By Pamela S. Meyers
There's a saying that on St. Patrick's Day everyone is Irish. I'm not certain of the origin of that adage but I'm happy to say through having my DNA analyzed, I actually am part Irish. A very very small part. That was a huge surprise to me.
I'm not sure when I first learned of the Irish enclave that sits west of the small town of Lake Geneva, Wisconsin, my hometown. I think it was about the same time as I was researching for my novel Safe Refuge. Even though I grew up there I'd not been aware of the area until then. Once I learned about it, I knew I had to include it in my novel.
The Great Chicago Fire was the strong catalyst that drove many of the Chicago wealthy north to Wisconsin and Geneva Lake to buy up government land that bordered the lakeshore. But, before that cataclysmic event occurred in October 1871, and before the Civil War separated the country into the North and South, the Wisconsin Central Railroad decided to run railroad tracks from Genoa, Wisconsin at the state line with Illinois to Whitewater, Wisconsin. (I have seen varied reports as to where the RR track began. Some have said Elgin, IL.)
The railroad hired a large number of Irish immigrant men to lay down the tracks. Newly landed in the U.S., the men were eager to earn good money and had planned to return to the city with their pay in their pockets and find new work to support their families. But when they came to the end of the line in the small village of Lake Geneva, the railroad paid them their wages but didn't provide transportation back to Illinois. And since it would be a while before the train would start running over those tracks, they were at loose ends.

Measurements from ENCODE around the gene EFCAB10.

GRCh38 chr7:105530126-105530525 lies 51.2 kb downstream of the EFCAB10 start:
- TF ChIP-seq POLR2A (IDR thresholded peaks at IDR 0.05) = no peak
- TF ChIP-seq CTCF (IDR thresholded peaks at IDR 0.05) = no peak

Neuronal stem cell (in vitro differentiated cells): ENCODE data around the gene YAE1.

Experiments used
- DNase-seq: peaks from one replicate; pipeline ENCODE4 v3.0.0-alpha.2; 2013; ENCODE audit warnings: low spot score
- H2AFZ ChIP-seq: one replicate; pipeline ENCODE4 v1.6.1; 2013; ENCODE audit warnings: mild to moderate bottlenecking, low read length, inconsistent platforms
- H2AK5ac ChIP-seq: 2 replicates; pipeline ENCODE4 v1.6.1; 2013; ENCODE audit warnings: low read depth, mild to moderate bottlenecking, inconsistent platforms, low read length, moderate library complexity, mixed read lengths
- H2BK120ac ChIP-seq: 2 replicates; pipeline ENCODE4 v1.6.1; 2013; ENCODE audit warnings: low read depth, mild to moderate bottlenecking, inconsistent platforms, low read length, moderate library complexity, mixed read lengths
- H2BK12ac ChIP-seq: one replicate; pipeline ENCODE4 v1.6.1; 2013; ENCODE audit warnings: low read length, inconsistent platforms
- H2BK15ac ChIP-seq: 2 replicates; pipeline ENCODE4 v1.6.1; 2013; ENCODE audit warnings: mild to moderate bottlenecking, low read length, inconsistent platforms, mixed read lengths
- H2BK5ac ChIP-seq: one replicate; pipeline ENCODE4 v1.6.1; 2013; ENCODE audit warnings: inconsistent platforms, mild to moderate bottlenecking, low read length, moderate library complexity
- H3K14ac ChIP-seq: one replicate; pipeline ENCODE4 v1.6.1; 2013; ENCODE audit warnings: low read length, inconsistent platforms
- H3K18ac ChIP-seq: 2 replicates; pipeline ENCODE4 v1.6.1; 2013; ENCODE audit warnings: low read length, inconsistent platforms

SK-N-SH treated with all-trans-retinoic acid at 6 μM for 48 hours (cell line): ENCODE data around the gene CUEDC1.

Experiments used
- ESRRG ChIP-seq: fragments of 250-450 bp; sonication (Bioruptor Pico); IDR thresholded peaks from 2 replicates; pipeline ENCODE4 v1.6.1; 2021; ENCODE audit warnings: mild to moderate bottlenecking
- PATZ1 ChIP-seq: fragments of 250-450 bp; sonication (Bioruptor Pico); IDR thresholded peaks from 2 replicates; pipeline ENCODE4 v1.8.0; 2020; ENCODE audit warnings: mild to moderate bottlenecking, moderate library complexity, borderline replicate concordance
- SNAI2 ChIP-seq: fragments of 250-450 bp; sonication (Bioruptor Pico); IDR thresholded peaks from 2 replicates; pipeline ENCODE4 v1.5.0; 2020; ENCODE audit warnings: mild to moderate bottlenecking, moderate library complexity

At the same time, the U.S. government had just released good prospective farmland just west of Lake Geneva along what is now U.S. Highway 50. With their wages in their pockets, many of the immigrants decided to stay in Wisconsin and bought up those available plots of land. They went to work, clearing trees and building homes, then sent for their families. It wasn't long before the heavily wooded area became known as Irish Woods.
|St. Francis de Sales Roman Catholic church as it
appears today. (Resource the church Facebook page)
|Woods School after the wood frame building was replaced with a brick building. They also built the stone fence. The current school is larger and the original building is used still today.
If you were to glance through the names of folks who were born and raised in Lake Geneva, you would see a lot of surnames of the original Irish immigrants who decided to make the Lake Geneva area their new home. Several were my high school classmates, but I never realized back then their unique backstory.
If you are in the Lake Geneva, Wisconsin area on St. Patrick's Day 2020, you might be interested in coming to the Geneva Lake Museum to hear my presentation on Irish Woods and the things I learned about the enclave through my research.
Photo Credits: Woods School: Wisconsin Historical Society
Pamela S. Meyers was raised in Lake Geneva, Wisconsin but has lived on both coasts of the U.S. before returning to the Midwest where she makes her home in Northeast Illinois with her two rescue cats, a short hop to her native Wisconsin where she can often be found nosing around for new story ideas. Her third book in her historical series set in Lake Geneva releases in May and she is working on Book 4.